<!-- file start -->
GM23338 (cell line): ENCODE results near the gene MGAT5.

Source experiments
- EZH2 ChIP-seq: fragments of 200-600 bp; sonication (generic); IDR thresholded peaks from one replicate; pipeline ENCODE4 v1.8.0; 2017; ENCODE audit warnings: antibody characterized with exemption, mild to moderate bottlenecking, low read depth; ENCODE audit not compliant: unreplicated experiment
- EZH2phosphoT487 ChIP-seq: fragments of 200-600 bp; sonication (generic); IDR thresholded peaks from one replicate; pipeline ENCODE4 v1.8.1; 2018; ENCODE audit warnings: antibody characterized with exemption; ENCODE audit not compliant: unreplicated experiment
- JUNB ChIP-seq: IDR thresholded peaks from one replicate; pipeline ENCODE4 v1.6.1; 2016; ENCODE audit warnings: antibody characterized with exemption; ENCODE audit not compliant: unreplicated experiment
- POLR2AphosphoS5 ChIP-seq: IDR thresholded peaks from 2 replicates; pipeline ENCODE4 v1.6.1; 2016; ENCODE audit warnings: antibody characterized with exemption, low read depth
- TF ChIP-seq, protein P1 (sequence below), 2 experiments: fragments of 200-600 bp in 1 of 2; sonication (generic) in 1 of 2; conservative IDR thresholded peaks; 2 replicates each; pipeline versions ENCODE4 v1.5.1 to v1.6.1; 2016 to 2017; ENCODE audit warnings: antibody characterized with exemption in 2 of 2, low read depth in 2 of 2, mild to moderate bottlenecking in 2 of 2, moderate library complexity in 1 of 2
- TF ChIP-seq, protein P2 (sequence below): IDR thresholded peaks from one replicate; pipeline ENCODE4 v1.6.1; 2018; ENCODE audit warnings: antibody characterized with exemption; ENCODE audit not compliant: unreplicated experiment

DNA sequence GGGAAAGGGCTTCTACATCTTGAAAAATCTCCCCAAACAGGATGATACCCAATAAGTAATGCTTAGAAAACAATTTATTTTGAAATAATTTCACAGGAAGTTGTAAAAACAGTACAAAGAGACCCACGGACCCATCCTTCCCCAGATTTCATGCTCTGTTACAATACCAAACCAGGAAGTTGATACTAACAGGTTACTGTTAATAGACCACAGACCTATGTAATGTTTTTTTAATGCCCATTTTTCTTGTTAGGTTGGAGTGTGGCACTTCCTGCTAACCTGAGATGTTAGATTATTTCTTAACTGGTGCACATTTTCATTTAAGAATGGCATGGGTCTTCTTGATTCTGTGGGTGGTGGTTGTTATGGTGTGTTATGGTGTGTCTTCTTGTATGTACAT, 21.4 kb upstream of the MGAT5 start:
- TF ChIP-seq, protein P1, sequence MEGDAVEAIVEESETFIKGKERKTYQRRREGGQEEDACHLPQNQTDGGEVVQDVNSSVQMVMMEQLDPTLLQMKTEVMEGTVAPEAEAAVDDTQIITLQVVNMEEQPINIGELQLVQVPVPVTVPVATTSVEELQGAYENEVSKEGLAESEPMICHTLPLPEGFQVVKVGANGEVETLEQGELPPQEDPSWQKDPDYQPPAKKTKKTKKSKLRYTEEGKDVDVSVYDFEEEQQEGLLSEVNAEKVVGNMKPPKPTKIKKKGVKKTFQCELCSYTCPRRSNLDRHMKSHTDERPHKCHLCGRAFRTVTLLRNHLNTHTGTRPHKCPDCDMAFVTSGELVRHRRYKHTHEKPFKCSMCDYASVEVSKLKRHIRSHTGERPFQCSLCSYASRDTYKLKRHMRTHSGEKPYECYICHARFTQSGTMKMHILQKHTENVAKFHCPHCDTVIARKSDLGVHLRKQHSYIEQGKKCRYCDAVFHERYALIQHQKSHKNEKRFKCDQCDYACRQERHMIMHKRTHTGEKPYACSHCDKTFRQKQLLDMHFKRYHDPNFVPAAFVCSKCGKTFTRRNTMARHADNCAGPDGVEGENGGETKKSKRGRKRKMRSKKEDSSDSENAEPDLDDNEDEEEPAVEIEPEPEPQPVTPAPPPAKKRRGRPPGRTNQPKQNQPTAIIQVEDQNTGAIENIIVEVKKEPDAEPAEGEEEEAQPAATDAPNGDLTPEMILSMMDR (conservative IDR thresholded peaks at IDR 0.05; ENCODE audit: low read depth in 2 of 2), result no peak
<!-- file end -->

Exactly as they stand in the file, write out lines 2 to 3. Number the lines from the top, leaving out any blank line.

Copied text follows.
Source experiments
- EZH2 ChIP-seq: fragments of 200-600 bp; sonication (generic); IDR thresholded peaks from one replicate; pipeline ENCODE4 v1.8.0; 2017; ENCODE audit warnings: antibody characterized with exemption, mild to moderate bottlenecking, low read depth; ENCODE audit not compliant: unreplicated experiment